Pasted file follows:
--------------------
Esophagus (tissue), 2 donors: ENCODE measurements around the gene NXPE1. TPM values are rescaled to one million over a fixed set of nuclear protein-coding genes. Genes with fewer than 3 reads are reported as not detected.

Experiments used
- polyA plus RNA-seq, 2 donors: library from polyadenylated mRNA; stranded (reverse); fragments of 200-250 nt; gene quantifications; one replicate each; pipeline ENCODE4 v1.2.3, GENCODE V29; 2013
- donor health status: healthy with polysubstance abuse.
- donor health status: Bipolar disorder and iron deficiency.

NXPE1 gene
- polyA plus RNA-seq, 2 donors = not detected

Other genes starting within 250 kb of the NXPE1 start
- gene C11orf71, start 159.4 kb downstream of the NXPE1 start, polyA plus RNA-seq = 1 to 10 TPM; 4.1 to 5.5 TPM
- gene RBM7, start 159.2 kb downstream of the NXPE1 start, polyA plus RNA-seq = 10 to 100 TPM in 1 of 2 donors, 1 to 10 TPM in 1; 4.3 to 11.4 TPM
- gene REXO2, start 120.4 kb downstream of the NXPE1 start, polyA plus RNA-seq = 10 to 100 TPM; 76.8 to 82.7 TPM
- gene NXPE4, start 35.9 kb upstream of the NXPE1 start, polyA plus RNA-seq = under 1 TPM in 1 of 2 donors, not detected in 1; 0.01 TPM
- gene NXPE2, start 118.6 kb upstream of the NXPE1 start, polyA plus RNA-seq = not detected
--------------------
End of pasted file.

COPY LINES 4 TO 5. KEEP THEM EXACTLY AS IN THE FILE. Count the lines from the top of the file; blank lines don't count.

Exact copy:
- donor health status: healthy with polysubstance abuse.
- donor health status: Bipolar disorder and iron deficiency.